I’m Dangerous Tonight

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There’s more than a little that is problematic about Tobe Hooper’s made for television classic I’m Dangerous Tonight (1990). Not only does the film appropriate Aztec culture in a highly exploitative fashion but it also equates drug addiction with evil and sexual expression with corruption. However, Hooper’s film, based on the Cornell Woolrich story of the same name, isn’t concerned with political correctness. I’m Dangerous Tonight is more of an homage to the kind of stories published by EC Comics, a cinematic tribute to the often bizarre and always macabre pulpy horror stories and films of Hooper’s youth.

The plot of I’m Dangerous Tonight is a familiar one to those who have steeped themselves in the culture of horror fiction and films. A college professor purchases an ancient Aztec altar that was used in human sacrifices which he discovers contains a tomb wherein a magical red shroud is contained. When the timid academic puts on the robe he becomes a homicidal maniac. After his kill spree and suicide, college student Amy (Mädchen Amick) buys the red robe from the professor’s estate sale while she’s shopping for props to impress the guy she likes, Eddie (Corey Parker), who is appearing in a college production of Romeo and Juliet. Despite her suspicions that whoever wears the robe becomes murderous Amy makes the robe into a dress for herself, inadvertently changing the lives of her family and friends forever.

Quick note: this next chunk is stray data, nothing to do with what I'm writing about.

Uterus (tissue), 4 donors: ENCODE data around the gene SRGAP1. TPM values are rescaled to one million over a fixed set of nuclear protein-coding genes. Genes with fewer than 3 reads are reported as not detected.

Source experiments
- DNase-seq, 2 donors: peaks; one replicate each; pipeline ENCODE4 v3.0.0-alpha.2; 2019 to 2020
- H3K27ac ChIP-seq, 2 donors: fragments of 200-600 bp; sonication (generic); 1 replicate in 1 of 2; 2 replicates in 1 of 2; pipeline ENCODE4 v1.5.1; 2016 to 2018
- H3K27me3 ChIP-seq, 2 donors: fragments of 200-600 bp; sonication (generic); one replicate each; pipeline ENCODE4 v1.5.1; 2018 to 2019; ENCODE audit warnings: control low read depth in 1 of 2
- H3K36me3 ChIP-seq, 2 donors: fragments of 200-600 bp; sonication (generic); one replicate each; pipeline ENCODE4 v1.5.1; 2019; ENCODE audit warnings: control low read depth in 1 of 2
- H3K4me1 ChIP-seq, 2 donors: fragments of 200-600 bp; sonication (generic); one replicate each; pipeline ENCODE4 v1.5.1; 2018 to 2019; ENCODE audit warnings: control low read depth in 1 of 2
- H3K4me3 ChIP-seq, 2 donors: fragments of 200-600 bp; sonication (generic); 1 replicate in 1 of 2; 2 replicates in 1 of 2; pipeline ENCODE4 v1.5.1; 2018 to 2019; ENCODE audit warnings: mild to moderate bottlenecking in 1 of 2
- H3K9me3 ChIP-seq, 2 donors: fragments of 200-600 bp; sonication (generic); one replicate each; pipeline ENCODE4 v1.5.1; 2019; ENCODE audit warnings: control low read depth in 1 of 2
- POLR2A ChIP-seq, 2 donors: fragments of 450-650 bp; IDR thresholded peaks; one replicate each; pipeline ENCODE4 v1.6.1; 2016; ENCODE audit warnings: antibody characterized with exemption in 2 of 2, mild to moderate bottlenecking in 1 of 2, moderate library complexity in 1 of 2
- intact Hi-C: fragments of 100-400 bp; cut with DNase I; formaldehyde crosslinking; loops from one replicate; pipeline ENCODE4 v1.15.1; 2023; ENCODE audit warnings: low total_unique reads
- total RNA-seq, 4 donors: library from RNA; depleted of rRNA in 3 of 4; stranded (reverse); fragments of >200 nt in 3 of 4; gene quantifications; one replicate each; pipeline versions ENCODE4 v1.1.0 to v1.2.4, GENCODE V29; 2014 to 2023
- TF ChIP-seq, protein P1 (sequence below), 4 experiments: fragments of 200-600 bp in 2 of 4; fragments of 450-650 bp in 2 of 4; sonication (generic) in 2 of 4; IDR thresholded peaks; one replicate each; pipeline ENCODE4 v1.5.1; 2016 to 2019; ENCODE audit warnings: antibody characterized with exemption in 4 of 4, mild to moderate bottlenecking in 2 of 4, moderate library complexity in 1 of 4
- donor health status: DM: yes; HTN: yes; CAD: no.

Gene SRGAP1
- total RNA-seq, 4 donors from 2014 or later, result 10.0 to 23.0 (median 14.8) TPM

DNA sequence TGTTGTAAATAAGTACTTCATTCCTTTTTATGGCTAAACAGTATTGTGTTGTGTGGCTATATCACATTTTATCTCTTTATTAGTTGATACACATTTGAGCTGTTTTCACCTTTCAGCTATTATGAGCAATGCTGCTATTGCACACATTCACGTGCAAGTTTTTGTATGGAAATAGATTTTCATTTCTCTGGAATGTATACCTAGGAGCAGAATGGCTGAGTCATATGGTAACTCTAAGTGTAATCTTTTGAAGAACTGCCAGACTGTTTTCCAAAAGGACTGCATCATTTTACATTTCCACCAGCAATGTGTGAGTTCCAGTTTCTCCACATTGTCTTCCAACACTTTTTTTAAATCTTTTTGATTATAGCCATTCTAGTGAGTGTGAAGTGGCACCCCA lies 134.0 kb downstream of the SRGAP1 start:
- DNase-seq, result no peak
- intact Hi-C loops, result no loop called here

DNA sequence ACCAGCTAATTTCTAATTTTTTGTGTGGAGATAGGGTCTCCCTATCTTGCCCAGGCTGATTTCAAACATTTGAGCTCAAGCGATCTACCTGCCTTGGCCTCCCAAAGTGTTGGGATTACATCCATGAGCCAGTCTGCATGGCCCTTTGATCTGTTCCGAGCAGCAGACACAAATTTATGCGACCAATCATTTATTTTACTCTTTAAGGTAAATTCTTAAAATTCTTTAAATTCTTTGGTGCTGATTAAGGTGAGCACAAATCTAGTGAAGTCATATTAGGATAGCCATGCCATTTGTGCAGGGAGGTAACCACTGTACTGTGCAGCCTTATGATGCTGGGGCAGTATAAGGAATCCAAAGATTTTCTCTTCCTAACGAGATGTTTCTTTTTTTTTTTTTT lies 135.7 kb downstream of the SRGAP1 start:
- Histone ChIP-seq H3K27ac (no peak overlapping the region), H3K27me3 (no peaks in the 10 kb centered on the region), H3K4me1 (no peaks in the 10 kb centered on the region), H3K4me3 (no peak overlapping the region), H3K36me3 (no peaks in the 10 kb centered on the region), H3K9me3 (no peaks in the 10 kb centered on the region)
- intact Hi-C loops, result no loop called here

When the mystical garment appears as a robe it signifies little more than Western jingoism. But when the garment is transformed into a sexy red dress it signals the misogynist fear of female liberation. When Amy wears her dress she is sexually uninhibited and self-serving. The film establishes early on that Amy, unwelcome in her aunt’s house, is often saddled with the responsibility of looking after her invalid grandmother. To neglect that responsibility, if only for one evening, is made to seem like the ultimate selfish act. The characters in the film shame Amy, calling her a “slut” and “ungrateful”. This guilt, as well as the guilt of inadvertently causing her grandmother’s death, prompts Amy to swear off the red dress forever.

After an episode where Amy’s cousin (Daisy Hall) wears the dress and goes on a bloody rampage, the same misogynistic morality kicks into high gear in the segment of the film focused on the recovering drug addict and mortuary attendant Wanda Thatcher (Dee Wallace). The response of Amy, her mentor Professor Buchanan (Anthony Perkins) and the investigating police officer Ackman (R. Lee Ermey) is one of panic and paranoia. The notion that a drug addict could have such supernatural power is, for these characters, a nightmare come true.

Tobe Hooper is not bothered by all of this. For him, this is what the good old pulpy horror of his youth was all about. Instead the filmmaker embraces these elements, takes them seriously, and stuffs every frame with dynamic lighting. In Hooper’s hands I’m Dangerous Tonight goes from being a mediocre and mildly offensive horror film to being a rather lurid and sleazy EC Comics story made animate. Hooper, like the red Aztec robe, has that special power to make the ordinary extraordinarily frightening.